5-years in the making, @OliverBonacini's @ChefHorne takes us to Canada's North.
Canada's North has always interested me, from it's breathtaking landscapes to it's rich culture and history, the North is uniquely Canadian. When Chef Horne first mentioned doing a series of cross Canada tastings, this region was by far the one I was most interested in, and looked forward to. Needless to say, this was a fantastic meal, and really, what meal isn't when you have great company and someone like Chef Horne working with some incredible ingredients. Every bite was smart, thoughtful, and tasted wild.
This was one of the most unique and different menu's I've ever had, I've said that before, but this one was truly special, and from talking with Chef Horne, it's a menu he's never going to do again. Chef Horne demonstrated such skill in bringing together all these different elements, and highlights wild ingredients like never before. From the first bite to the last, the theme of the North resonated throughout the entire meal. Tonight's meal was so special.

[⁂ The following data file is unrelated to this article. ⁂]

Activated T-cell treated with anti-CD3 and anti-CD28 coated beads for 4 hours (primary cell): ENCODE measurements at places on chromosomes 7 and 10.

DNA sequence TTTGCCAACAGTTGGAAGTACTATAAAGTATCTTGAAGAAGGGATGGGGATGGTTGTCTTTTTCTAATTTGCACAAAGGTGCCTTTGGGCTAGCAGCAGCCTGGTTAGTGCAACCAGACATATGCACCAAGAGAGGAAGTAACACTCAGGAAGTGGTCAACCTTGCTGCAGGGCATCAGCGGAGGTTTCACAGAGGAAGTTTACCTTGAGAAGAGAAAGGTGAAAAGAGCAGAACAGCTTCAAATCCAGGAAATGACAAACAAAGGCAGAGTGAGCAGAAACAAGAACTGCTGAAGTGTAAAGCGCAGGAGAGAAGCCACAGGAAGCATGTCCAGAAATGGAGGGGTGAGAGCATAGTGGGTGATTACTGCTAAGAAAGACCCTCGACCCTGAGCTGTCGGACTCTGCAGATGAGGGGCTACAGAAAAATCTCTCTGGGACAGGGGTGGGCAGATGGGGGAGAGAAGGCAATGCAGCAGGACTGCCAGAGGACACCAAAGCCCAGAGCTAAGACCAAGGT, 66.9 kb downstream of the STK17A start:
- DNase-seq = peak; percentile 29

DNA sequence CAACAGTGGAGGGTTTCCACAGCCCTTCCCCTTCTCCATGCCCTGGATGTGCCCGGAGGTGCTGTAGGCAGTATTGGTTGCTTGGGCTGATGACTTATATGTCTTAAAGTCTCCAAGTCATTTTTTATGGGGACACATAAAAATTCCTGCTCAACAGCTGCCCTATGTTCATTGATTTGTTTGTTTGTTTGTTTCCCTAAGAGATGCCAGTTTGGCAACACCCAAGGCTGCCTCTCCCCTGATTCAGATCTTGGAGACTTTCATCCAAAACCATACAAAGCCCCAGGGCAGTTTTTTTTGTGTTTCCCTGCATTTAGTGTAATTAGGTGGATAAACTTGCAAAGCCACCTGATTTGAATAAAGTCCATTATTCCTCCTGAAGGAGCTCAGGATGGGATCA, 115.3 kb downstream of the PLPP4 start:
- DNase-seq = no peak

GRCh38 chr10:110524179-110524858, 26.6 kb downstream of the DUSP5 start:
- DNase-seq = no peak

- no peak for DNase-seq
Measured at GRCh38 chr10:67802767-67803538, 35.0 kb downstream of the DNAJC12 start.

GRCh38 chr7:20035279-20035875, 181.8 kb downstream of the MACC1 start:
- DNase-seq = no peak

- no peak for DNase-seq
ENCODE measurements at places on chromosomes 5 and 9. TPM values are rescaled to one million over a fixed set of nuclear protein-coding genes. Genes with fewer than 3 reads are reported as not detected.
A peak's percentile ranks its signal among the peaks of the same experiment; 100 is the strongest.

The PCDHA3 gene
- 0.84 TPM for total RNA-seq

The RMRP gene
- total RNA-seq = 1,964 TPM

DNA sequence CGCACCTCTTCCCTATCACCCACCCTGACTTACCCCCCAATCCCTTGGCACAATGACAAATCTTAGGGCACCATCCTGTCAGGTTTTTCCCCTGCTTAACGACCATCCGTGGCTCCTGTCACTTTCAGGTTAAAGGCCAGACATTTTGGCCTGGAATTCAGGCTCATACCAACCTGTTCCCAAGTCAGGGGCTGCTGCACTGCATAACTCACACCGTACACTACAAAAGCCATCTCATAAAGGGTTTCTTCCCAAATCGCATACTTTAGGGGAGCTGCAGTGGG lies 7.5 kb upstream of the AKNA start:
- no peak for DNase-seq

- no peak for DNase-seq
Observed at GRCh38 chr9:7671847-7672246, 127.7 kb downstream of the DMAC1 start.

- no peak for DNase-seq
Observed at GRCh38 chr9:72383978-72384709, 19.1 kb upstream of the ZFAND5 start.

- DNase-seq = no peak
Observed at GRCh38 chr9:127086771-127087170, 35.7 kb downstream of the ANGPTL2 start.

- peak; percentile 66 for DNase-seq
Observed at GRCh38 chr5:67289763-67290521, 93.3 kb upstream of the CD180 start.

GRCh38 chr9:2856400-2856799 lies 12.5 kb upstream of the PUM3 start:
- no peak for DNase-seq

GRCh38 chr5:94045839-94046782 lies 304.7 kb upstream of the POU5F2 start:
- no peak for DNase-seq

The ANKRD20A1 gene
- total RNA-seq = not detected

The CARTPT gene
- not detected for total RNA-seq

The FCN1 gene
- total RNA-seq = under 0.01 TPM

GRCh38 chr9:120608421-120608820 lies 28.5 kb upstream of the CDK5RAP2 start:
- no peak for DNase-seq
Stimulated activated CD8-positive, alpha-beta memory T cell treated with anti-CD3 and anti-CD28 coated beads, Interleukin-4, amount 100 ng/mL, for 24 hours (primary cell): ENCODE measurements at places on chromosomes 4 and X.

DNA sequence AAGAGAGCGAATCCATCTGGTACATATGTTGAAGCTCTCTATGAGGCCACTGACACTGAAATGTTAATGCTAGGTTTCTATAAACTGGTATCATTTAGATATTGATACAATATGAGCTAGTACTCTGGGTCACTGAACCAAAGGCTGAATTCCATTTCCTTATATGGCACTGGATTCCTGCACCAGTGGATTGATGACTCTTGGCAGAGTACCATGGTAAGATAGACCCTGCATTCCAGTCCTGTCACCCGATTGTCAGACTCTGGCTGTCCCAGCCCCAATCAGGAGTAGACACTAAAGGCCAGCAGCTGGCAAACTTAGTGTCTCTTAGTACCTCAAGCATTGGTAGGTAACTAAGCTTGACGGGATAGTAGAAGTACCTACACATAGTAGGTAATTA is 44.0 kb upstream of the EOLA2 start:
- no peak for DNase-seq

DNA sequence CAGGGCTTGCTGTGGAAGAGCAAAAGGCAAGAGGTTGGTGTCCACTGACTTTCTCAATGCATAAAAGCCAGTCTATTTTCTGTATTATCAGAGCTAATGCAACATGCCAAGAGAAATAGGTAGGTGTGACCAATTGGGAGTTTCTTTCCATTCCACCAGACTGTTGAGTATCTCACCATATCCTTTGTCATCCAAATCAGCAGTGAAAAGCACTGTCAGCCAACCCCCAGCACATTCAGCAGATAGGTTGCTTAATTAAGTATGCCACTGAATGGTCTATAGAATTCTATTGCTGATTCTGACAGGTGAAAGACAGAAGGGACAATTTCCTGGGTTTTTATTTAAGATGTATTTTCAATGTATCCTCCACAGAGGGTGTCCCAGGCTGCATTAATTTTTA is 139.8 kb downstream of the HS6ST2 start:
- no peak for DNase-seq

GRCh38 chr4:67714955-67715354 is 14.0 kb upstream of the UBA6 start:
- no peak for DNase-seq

Left to right: Venison, Seal, and Caribou. Served with Mashed Potato, Red Vein Sorrel, and Mustard Seeds.
Paired with Rosée Lemonade.
Venison was very much on the mild side of flavours, without being told it was venison, it would be hard to tell exactly what it was. The seal was be far the most interesting, looks like any other kind of lean jerky but tastes like gamey fish. Caribou had a more intense game flavour to it. The mashed potatoes mellowed everything out. I'd take a bag of seal jerky any day!
Course 1: "Unknown Fish"
Juniper Smoked Inconnu, Dandelion Purée, Arctic Char Caviar, Fried Bannock, Arctic Rose Cream, Capers, Juniper Berries.
Paired with Coffin Ridge L'Acadie Blanc, Grey County Ontario 2013.
From the Mackenzie River, inconnu is a species of freshwater whitefish that is perfectly suitable for smoking due to it's oily flesh. Aside from being a local source of protein for residents in Canada's north, much of the inconnu caught is sent to Siberia where a large market exists. To Chef Horne's knowledge, this is the first time inconnu has been served in Toronto.